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philanthropy
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Jane Eyre
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philanthropy
Used In
Jane Eyre
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  • ...he yet did not appear to enjoy that mental serenity, that inward content, which should be the reward of every sincere Christian and practical philanthropist.
  • You would, perhaps, think me rude if I inquired in return whether you are a philanthropist?
  • No, young lady, I am not a general philanthropist; but I bear a conscience;" and he pointed to the prominences which are said to indicate that faculty, and which, fortunately for him, were sufficiently conspicuous; giving, indeed, a marked breadth to the upper part of his head: "and, besides, I once had a kind of rude tenderness of heart.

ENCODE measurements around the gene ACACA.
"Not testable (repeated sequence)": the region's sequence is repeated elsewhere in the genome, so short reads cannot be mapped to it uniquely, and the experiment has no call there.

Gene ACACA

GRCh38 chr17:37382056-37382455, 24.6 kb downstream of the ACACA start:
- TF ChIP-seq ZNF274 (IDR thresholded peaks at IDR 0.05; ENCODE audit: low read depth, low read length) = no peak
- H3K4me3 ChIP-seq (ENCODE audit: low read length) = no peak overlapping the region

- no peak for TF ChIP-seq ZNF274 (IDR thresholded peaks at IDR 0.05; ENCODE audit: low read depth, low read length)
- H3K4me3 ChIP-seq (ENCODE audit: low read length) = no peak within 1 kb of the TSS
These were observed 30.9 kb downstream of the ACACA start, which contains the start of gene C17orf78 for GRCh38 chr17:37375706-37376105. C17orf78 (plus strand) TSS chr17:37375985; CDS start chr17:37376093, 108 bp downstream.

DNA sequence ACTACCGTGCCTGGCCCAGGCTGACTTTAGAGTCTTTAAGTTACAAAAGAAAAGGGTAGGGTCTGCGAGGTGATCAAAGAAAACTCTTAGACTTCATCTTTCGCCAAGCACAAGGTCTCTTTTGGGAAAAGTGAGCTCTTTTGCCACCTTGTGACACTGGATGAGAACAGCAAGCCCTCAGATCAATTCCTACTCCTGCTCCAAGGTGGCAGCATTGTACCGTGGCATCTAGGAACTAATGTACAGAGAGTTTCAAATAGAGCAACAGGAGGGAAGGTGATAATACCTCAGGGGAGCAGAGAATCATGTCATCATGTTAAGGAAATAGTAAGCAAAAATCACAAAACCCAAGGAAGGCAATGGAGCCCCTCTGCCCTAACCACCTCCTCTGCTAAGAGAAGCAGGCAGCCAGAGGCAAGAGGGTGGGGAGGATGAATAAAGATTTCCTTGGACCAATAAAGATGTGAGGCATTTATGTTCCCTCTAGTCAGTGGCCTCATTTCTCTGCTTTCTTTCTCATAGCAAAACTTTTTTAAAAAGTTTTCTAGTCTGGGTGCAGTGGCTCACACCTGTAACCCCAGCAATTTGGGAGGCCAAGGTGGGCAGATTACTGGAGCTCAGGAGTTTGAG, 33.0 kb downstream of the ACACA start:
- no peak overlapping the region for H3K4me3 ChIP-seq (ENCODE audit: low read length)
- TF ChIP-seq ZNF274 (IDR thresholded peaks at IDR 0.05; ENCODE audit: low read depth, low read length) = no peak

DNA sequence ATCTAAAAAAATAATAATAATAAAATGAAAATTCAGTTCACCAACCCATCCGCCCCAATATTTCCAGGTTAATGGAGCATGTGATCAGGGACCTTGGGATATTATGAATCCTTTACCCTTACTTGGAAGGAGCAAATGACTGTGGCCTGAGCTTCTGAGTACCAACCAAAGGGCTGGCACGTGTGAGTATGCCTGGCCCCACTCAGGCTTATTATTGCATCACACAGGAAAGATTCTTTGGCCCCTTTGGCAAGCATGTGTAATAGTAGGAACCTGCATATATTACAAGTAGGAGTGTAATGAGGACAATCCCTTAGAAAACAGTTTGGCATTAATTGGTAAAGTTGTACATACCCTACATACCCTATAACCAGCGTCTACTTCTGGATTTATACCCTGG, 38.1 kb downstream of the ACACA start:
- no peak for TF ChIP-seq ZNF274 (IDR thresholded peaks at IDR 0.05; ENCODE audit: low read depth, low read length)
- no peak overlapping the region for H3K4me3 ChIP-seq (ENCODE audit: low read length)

• Won in youth to religion, she has cultivated my original qualities thus:— From the minute germ, natural affection, she has developed the overshadowing tree, philanthropy.
  • I know not whether I am a true philanthropist; yet I am willing to aid you to the utmost of my power in a purpose so honest.
  • I need it, and I seek it so far, sir, that some true philanthropist will put me in the way of getting work which I can do, and the remuneration for which will keep me, if but in the barest necessaries of life.
  • I believe you, St. John; for I am sure you are incapable of wishing any one ill; but, as I am your kinswoman, I should desire somewhat more of affection than that sort of general philanthropy you extend to mere strangers.

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  • Her primary interests are family and philanthropy.
  • She is a philanthropist who wants to assure every child has easy access to the Internet.

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